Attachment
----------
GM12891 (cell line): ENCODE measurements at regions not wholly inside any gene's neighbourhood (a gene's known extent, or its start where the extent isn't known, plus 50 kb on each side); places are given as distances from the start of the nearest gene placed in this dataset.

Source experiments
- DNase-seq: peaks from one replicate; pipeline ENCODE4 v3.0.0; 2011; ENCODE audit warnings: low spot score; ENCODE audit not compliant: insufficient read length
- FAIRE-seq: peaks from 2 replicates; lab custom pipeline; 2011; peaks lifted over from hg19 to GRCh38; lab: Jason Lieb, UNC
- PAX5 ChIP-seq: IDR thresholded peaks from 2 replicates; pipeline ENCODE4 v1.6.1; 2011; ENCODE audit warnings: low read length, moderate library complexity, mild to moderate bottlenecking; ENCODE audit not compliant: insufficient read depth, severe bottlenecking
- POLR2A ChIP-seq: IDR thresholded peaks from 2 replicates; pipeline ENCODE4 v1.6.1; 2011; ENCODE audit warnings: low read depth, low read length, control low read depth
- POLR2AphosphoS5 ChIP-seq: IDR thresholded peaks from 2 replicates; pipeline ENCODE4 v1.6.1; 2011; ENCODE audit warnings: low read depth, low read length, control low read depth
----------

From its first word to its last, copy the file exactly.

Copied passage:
GM12891 (cell line): ENCODE measurements at regions not wholly inside any gene's neighbourhood (a gene's known extent, or its start where the extent isn't known, plus 50 kb on each side); places are given as distances from the start of the nearest gene placed in this dataset.

Source experiments
- DNase-seq: peaks from one replicate; pipeline ENCODE4 v3.0.0; 2011; ENCODE audit warnings: low spot score; ENCODE audit not compliant: insufficient read length
- FAIRE-seq: peaks from 2 replicates; lab custom pipeline; 2011; peaks lifted over from hg19 to GRCh38; lab: Jason Lieb, UNC
- PAX5 ChIP-seq: IDR thresholded peaks from 2 replicates; pipeline ENCODE4 v1.6.1; 2011; ENCODE audit warnings: low read length, moderate library complexity, mild to moderate bottlenecking; ENCODE audit not compliant: insufficient read depth, severe bottlenecking
- POLR2A ChIP-seq: IDR thresholded peaks from 2 replicates; pipeline ENCODE4 v1.6.1; 2011; ENCODE audit warnings: low read depth, low read length, control low read depth
- POLR2AphosphoS5 ChIP-seq: IDR thresholded peaks from 2 replicates; pipeline ENCODE4 v1.6.1; 2011; ENCODE audit warnings: low read depth, low read length, control low read depth